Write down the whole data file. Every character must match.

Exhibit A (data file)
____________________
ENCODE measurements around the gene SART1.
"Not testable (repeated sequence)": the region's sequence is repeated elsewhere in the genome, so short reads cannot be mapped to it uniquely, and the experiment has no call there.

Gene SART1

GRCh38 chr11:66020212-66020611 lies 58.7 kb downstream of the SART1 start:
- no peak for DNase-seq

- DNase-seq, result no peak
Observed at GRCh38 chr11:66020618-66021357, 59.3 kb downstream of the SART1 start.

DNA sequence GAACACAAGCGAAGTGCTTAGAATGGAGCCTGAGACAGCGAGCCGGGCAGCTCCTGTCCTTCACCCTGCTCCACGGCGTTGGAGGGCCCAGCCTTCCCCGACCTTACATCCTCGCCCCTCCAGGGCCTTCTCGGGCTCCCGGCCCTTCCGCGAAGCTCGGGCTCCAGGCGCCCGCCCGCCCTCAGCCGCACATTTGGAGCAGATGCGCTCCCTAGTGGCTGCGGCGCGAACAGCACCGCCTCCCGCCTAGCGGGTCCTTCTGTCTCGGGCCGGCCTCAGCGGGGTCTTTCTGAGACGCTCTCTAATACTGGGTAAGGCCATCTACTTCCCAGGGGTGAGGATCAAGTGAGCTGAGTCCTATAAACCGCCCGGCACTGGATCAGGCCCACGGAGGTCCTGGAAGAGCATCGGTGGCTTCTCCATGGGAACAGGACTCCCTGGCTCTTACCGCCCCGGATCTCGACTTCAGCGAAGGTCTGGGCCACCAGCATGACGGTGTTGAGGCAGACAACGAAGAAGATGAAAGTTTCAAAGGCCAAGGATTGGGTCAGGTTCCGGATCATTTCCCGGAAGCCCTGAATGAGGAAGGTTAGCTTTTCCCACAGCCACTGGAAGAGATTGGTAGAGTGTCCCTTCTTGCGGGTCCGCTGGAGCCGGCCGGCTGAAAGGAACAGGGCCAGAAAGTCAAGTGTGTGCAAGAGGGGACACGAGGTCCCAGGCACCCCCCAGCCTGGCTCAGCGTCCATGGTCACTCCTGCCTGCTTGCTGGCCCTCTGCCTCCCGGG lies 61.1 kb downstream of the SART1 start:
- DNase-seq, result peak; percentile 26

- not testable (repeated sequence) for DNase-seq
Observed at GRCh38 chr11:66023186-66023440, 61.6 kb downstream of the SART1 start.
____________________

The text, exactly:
ENCODE measurements around the gene SART1.
"Not testable (repeated sequence)": the region's sequence is repeated elsewhere in the genome, so short reads cannot be mapped to it uniquely, and the experiment has no call there.

Gene SART1

GRCh38 chr11:66020212-66020611 lies 58.7 kb downstream of the SART1 start:
- no peak for DNase-seq

- DNase-seq, result no peak
Observed at GRCh38 chr11:66020618-66021357, 59.3 kb downstream of the SART1 start.

DNA sequence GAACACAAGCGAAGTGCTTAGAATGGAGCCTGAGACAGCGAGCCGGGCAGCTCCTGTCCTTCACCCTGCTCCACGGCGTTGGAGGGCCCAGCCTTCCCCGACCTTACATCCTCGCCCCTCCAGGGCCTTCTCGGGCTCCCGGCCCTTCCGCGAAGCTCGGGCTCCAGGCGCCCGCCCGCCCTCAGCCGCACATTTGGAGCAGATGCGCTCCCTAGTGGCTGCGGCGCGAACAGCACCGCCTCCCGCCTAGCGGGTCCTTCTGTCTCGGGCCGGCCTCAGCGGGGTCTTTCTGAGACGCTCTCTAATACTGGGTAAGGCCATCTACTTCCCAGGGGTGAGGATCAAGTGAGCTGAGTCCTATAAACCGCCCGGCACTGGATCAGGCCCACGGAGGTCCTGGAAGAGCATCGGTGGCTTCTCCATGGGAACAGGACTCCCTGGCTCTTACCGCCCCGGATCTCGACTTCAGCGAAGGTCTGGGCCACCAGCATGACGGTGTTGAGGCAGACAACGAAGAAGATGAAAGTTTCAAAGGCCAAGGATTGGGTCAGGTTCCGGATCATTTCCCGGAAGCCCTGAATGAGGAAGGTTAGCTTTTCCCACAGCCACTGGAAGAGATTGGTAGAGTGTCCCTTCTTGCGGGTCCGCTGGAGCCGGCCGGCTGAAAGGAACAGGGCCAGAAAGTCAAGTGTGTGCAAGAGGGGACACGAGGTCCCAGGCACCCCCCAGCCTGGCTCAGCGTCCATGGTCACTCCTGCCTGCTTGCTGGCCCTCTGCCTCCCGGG lies 61.1 kb downstream of the SART1 start:
- DNase-seq, result peak; percentile 26

- not testable (repeated sequence) for DNase-seq
Observed at GRCh38 chr11:66023186-66023440, 61.6 kb downstream of the SART1 start.